1. Exit holes.  When reproductive dry wood termites swarm in search of mates with which to start their colonies, exit holes are drilled to allow the alates to swarm in late spring and summer. These holes are plugged with a paste made of frass after the reproductives exit galleries.
  1. Discarded wings.  After reproductive termites mate, they no longer need their wings, and their wings drop off, as the new couples find cracks or crevices to squeeze into to form their new colonies. These discarded wings are on windowsills, foundation walls, or in spider webs. Discarded wings found outside your home can mean that termites are likely active in your yard, but wings found inside your home indicate an active termite infestation.
  1. Mud tubes.  Often seen behind shrubs, underneath porches, behind stairs, behind washing machines, in the backs of closets, and in many other hidden places, mud tubes can indicate subterranean termite activity. Subterranean termites build nests in the ground near your home and build tunnels made of dirt, feces, and saliva that worker termites use to transport food back to the hungry mouths located in the ground near your home. Mud tubes can be both thin like a pencil or bulky like a large icicle.

Your termite inspector will look for holes and cracks in your foundation, and water pooling around your foundation, paying close attention to any ground-to-wood contact and mulch that meets the foundation of your home. Under your sink, in your laundry room, and your bathroom a termite inspector will be looking for evidence of termite activity where openings were made for plumbing pipes. A termite inspector will look for signs of water leaks in these areas, as well. Outdoors, your termite inspector will want to check trees, tree stumps, storage sheds, decks, patios, and wooden fencing for signs of termite activity.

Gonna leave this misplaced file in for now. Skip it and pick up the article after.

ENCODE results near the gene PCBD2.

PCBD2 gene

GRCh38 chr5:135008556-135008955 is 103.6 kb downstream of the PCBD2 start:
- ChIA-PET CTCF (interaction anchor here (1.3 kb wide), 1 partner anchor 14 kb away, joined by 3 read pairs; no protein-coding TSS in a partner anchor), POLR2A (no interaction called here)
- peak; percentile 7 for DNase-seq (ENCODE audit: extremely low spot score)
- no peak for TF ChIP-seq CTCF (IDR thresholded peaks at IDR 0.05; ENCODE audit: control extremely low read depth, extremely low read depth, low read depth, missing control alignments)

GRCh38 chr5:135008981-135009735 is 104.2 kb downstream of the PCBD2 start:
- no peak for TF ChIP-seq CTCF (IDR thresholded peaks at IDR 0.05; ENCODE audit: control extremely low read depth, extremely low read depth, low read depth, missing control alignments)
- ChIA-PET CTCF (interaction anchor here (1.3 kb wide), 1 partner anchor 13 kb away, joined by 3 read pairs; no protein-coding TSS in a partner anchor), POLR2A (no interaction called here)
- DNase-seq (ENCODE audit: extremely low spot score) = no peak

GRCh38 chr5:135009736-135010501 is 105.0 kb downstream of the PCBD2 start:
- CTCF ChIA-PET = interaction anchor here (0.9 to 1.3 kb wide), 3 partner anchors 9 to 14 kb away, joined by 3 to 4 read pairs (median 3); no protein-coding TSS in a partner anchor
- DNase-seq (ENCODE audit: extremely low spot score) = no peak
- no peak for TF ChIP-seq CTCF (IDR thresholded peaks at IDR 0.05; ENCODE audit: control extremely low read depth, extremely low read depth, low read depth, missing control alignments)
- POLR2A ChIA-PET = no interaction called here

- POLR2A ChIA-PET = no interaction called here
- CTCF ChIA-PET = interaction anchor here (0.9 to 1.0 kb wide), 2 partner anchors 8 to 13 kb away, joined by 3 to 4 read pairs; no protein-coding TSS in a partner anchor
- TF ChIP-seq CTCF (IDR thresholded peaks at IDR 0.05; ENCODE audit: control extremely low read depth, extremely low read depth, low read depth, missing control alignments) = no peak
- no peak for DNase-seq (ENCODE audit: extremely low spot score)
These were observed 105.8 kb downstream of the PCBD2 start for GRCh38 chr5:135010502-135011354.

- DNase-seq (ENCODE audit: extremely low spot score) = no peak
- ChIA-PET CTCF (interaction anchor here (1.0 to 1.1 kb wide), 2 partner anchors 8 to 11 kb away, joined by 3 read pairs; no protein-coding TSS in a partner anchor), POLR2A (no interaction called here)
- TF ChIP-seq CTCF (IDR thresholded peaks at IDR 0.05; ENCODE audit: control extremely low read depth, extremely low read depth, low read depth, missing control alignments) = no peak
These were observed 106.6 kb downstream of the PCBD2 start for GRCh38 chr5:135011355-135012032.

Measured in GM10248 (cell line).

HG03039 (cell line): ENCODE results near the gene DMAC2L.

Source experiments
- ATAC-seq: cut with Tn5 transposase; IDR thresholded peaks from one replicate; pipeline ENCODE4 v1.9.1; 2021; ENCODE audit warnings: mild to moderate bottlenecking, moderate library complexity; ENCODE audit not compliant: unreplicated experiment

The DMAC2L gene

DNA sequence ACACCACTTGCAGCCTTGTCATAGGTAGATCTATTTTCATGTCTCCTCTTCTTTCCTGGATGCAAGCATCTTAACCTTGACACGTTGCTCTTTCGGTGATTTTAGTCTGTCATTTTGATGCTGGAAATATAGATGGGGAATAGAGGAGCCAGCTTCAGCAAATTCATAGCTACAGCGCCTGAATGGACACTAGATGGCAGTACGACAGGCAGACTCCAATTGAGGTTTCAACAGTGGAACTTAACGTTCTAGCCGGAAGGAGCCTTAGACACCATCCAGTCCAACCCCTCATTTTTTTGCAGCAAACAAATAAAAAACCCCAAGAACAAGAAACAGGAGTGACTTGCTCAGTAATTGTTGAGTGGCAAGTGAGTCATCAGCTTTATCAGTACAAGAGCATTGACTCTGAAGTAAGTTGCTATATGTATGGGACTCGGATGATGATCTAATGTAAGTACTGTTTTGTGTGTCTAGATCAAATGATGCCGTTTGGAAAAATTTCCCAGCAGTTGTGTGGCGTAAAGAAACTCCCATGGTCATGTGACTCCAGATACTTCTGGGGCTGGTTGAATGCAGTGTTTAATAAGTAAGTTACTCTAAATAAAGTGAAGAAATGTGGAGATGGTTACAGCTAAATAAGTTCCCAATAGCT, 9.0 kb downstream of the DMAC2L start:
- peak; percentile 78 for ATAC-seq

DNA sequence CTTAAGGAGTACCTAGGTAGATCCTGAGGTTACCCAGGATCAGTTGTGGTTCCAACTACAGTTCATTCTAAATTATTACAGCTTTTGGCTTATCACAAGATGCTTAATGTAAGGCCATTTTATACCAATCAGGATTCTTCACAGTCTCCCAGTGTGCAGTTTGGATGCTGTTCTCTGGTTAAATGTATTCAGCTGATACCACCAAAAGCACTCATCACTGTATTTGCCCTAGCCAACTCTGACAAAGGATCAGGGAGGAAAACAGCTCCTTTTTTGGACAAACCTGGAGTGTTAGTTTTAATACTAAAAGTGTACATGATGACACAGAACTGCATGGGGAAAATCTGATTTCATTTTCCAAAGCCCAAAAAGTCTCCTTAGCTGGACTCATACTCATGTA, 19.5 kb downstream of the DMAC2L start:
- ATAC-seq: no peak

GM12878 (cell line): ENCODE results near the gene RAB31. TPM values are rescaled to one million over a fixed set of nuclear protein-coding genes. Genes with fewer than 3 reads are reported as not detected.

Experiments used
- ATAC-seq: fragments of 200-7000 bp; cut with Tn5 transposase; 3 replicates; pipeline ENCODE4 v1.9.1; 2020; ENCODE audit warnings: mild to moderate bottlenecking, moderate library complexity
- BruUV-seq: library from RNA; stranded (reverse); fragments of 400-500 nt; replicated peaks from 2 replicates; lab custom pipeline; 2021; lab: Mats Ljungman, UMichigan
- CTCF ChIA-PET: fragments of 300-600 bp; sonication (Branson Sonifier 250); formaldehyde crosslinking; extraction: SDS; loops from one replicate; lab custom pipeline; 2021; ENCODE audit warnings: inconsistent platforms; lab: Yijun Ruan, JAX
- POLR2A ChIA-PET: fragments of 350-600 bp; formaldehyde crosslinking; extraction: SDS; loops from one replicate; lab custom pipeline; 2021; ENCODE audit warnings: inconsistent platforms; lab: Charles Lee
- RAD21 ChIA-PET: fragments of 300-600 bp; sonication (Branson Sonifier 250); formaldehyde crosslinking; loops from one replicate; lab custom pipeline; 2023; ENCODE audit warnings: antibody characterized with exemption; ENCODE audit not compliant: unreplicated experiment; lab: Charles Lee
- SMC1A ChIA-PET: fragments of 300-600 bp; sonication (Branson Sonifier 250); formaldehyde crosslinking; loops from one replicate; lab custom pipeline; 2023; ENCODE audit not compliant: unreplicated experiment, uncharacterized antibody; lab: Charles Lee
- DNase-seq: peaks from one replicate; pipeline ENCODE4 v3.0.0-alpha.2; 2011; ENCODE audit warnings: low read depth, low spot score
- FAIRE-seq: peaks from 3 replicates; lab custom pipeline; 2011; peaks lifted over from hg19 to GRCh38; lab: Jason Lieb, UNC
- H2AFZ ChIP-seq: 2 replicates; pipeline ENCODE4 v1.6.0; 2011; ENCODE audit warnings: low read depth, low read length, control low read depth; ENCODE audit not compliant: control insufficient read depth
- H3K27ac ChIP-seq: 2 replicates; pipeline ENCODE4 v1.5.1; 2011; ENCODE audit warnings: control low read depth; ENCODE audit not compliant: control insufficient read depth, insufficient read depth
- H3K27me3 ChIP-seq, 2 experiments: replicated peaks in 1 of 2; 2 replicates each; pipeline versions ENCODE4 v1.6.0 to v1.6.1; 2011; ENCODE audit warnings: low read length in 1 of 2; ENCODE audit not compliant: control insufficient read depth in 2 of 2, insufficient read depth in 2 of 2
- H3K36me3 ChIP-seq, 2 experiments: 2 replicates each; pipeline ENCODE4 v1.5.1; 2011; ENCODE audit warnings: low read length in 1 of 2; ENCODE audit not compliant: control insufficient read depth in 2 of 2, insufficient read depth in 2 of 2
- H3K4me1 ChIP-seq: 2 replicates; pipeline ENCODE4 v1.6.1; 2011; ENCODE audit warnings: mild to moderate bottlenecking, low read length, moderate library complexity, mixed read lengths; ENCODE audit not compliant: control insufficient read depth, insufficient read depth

After your termite inspection    

When your technician has completed your termite inspection, he or she will explain the findings to you, discuss treatment options to eliminate these destructive pests, and give you a quote for treatment, if current termite activity is present.

After eliminating an active infestation, pest control professionals, such as Petri Pest Control Services can treat your property on the perimeter, to prevent subterranean termites from entering your home. Our preventative termite programs include inspecting your home annually for dry wood termite activity.

Additionally, homeowners in South Florida can take steps to keep termites out of their homes. Some of these measures include:

  • Keeping your gutters clean.
  • Making sure your downspouts drain away from your house.
  • Trimming branches away from the sides of your house.
  • Correcting or eliminating any water issues near your foundation.
  • Keeping wood mulch at least six to twelve inches away from your foundation.
  • Decluttering your home and removing cardboard boxes.
  • Removing all debris from your yard.
  • Stacking firewood at least six feet from your home

As a homeowner, in South Florida, preventing termites should be a major priority! Contact Petri Pest Control Services, Inc. to schedule a FREE termite inspection. Serving Palm Beach and Broward Counties since 1956, Petri Pest Control Services is your trusted, neighborhood, family-owned pest control company!

Termite Inspections: What To Expect And How To Prepare in South Florida